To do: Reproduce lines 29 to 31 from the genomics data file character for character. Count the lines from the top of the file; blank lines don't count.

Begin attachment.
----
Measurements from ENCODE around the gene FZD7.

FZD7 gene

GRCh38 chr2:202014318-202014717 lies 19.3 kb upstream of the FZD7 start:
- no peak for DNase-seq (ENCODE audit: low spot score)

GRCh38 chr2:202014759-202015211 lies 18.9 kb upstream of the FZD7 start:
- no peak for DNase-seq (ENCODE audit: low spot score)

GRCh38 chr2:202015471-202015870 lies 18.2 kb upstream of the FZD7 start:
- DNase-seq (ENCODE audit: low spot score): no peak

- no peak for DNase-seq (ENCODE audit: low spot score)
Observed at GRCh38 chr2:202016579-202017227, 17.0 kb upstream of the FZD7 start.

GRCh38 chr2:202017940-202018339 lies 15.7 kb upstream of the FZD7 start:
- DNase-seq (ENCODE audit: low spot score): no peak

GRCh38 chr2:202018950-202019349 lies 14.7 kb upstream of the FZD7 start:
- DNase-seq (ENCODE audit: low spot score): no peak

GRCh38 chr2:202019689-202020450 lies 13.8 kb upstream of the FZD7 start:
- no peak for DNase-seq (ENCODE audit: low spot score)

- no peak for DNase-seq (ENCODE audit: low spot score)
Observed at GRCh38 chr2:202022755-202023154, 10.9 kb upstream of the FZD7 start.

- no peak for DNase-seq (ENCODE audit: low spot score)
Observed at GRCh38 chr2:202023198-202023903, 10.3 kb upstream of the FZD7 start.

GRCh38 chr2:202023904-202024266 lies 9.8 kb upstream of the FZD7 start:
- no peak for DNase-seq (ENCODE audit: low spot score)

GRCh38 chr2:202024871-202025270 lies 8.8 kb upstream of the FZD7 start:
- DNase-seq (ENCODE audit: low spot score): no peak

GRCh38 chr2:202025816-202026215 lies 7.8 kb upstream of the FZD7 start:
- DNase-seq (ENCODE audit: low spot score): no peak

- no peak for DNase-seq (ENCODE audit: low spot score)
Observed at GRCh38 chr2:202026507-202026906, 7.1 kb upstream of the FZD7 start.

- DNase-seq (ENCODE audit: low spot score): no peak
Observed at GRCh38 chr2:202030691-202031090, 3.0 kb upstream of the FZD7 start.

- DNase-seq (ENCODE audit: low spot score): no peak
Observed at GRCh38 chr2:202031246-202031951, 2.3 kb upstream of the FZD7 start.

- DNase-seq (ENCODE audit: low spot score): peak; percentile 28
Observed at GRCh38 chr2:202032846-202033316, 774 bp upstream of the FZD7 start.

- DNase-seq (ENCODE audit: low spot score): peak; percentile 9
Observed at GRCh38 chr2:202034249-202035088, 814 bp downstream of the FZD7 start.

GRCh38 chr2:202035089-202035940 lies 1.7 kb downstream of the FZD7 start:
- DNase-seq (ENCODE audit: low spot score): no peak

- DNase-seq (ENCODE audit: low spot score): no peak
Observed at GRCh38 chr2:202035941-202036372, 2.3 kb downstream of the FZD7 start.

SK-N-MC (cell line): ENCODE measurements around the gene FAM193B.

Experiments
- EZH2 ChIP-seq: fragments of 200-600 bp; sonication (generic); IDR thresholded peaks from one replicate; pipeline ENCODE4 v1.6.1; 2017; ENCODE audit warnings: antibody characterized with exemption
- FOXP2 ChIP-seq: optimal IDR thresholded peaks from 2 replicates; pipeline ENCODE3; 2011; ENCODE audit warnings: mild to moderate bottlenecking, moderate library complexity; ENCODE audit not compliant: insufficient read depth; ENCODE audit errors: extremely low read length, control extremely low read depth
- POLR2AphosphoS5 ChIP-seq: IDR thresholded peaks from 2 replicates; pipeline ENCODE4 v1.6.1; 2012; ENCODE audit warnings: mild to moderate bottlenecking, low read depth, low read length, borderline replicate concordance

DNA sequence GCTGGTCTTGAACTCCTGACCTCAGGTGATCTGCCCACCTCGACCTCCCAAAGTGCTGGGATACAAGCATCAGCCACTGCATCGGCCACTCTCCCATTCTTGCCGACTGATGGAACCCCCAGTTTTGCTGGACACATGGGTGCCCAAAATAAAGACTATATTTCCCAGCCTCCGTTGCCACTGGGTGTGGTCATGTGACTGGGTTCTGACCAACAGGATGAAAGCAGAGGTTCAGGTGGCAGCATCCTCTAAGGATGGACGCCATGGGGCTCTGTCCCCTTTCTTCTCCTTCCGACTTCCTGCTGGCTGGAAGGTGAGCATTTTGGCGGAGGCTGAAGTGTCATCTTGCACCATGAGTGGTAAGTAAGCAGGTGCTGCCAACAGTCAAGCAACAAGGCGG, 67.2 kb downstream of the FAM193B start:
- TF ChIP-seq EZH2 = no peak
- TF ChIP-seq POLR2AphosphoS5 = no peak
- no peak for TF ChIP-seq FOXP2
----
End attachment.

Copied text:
- DNase-seq (ENCODE audit: low spot score): no peak
Observed at GRCh38 chr2:202030691-202031090, 3.0 kb upstream of the FZD7 start.

- DNase-seq (ENCODE audit: low spot score): no peak